Active Release Technique
Active Release Technique
Have you ever heard of Active release technique®? Well if not you should get to know what its all about especially if you want to keep your soft tissue in prime condition, improve your performance or treat those niggles and be provided with treatment that could help you get over current injury that other treatments have had little success with!
ART is a hands-on soft tissue treatment of ligaments, muscles, tendons, and nerves. It provides a quick way to make a tight muscle loose, as well as treating conditions such as: tennis/golfers elbow, frozen shoulder, rotator cuff issues, shin splints and plantar fasciitis amongst a whole array of other issues that many of you guys seem to pick up! The technique involves the therapist putting pressure on a tissue, while the patient stretches to move the tissue slowly out from under the contact. The technique works by increasing the nervous system’s tolerance to stretch.
ART is used on-site around the world by hundreds of corporations to treat repetitive strain injuries (one UK firm saved £1.5 M in one year), and in thousands of clinics around the world, it is best known for its use in elite sport. Almost every single professional sports team in North America utilizes ART for treating injuries and preventing injuries / performance care.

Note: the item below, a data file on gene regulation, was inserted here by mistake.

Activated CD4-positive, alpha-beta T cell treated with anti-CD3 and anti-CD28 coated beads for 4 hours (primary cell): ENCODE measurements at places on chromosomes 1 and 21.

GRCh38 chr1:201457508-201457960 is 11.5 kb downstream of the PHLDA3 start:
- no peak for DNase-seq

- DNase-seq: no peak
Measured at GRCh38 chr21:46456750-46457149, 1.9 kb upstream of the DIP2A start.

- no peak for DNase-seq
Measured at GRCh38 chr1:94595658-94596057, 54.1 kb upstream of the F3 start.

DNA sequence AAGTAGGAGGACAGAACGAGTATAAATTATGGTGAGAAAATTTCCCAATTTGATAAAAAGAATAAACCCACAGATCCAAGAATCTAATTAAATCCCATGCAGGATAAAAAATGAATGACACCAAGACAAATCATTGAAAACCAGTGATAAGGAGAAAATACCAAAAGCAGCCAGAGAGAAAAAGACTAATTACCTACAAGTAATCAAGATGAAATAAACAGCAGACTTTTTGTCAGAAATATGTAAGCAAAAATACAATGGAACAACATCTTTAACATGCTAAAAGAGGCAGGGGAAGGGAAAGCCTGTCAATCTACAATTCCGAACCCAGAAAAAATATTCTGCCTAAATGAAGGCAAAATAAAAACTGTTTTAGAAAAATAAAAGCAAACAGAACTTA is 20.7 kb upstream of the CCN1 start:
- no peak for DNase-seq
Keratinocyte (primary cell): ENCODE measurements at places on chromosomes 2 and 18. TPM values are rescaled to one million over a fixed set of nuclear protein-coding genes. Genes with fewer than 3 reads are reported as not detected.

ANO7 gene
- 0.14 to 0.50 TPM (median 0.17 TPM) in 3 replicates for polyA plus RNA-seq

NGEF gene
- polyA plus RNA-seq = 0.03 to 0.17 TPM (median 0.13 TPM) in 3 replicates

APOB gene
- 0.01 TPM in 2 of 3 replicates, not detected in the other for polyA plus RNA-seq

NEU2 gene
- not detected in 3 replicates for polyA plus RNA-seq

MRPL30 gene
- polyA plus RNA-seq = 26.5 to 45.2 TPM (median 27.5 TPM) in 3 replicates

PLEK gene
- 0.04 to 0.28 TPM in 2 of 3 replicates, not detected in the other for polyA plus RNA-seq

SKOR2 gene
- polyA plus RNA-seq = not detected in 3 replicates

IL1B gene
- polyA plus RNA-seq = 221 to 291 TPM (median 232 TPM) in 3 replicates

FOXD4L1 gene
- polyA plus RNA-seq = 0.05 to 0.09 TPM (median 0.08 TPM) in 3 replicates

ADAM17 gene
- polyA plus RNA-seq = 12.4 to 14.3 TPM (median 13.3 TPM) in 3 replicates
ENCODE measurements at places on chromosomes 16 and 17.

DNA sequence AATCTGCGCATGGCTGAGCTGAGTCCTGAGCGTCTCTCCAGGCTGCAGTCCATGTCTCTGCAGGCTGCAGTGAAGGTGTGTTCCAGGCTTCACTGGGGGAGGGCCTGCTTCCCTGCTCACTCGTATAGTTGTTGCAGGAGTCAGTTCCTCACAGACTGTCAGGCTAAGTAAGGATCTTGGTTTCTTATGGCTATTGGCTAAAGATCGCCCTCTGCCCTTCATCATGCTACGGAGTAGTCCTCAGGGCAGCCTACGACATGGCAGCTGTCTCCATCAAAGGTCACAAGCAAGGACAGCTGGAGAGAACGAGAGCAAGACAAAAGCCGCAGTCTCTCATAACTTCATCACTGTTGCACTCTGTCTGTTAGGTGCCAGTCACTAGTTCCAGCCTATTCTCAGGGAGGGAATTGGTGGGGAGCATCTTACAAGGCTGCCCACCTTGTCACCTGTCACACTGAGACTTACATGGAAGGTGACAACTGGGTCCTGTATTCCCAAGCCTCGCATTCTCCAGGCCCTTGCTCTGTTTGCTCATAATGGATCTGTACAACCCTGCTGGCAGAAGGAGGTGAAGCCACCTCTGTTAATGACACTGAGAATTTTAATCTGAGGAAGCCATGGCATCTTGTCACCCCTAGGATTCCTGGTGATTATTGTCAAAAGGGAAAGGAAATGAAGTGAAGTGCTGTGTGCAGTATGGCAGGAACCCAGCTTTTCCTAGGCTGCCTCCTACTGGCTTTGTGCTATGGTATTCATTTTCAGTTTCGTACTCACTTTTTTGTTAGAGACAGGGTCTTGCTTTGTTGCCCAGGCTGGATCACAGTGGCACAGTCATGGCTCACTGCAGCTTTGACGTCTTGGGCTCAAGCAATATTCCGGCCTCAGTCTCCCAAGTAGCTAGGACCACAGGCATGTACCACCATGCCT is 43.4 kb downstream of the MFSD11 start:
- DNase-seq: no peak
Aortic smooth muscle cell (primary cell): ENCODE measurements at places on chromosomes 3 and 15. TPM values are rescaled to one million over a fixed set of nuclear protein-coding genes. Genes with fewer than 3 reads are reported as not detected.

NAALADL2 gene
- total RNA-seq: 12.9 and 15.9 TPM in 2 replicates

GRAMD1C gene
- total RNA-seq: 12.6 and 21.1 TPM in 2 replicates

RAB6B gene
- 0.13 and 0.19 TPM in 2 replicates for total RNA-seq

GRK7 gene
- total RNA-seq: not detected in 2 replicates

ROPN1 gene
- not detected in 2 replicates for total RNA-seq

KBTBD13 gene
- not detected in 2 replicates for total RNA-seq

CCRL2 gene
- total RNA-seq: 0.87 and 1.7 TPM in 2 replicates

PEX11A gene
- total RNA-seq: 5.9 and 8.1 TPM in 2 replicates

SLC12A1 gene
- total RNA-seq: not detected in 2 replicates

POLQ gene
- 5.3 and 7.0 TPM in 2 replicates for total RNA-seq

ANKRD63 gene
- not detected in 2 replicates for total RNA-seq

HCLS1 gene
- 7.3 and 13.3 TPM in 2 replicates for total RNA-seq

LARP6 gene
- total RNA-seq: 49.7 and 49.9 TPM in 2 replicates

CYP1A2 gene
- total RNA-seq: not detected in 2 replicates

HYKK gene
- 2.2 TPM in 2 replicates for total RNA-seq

Performing at the highest level is difficult with muscle imbalances and/or joint restrictions. ART eliminates these, which allows the athlete to train hard without suffering an injury. Elite level performance care is about trying to make small gains in muscle and joint function, even just 1% better can make all the difference. When small gains are aggregated performance is noticeably enhanced. Mobility, stability and strength are the three keys to performance, but without mobility it’s impossible to build stability and strength. ART is an rapid way to fix mobility issues, establishing the base from which stability and strength can be built, and the casual gym goer can most certainly benefit from the same techniques as the professionals.
One area where the gym goer, with mobility issues, struggles is in performing a proper squat. To be performed to a decent depth, the ankles, knees and hips need sufficient mobility. However, if one of these joints lacks adequate mobility another joint will compensate to achieve the squatting position - which could lead to injury. The most common problem which prevents a deep squat is a lack of ankle dorsiflexion (moving the shin towards the foot). The Achilles tendon may feel tight, but often the four muscles beneath it (especially the flexor hallucis which goes to the big toe) or the ankle ligaments are the source of the problem. The key to addressing this issue is the identification of the structure responsible for the loss of mobility and the ability to fix it. With its careful attention to anatomical detail, ART is a great approach to correct poor ankle dorsiflexion.
In my experience if you want to train harder, and keep up the gains your making but injury is holding your back then ART could well be your solution. You owe it to yourself to keep your body in good condition. It will thank you for it! Just remember most muscle and tendon injuries are fixable. Don't let them effect your gains!